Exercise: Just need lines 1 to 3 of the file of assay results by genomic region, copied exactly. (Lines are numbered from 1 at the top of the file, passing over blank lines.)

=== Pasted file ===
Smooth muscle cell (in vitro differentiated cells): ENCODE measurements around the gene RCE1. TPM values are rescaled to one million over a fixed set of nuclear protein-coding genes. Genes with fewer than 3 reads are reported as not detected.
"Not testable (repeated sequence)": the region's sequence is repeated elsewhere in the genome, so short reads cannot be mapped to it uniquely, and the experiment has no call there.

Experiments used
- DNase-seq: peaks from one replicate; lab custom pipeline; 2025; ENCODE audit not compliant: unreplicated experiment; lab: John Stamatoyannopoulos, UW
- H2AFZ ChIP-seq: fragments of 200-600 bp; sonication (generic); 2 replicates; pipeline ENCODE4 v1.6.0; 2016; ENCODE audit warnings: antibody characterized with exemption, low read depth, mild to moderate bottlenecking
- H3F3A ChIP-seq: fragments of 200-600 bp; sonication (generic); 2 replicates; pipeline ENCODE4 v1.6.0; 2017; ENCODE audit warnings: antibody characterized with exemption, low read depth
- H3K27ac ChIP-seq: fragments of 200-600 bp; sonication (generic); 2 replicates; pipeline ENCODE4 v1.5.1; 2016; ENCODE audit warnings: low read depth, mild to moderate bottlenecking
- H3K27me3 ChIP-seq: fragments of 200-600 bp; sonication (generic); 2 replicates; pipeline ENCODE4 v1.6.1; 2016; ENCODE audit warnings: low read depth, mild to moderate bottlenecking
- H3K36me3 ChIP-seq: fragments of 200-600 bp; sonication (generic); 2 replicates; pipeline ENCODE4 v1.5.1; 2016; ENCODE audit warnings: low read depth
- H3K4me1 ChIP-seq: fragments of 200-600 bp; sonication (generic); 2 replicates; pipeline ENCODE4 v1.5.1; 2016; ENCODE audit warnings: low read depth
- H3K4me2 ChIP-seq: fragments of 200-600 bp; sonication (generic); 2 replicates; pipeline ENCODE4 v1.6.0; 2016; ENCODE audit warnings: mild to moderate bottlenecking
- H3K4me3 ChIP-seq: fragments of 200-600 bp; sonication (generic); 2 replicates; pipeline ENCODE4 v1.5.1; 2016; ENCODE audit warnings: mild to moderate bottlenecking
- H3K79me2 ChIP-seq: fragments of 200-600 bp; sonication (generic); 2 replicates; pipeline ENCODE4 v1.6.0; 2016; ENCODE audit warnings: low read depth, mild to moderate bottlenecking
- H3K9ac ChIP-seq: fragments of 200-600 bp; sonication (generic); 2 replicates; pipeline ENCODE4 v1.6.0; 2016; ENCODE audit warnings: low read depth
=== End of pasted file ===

Smooth muscle cell (in vitro differentiated cells): ENCODE measurements around the gene RCE1. TPM values are rescaled to one million over a fixed set of nuclear protein-coding genes. Genes with fewer than 3 reads are reported as not detected.
"Not testable (repeated sequence)": the region's sequence is repeated elsewhere in the genome, so short reads cannot be mapped to it uniquely, and the experiment has no call there.

Experiments used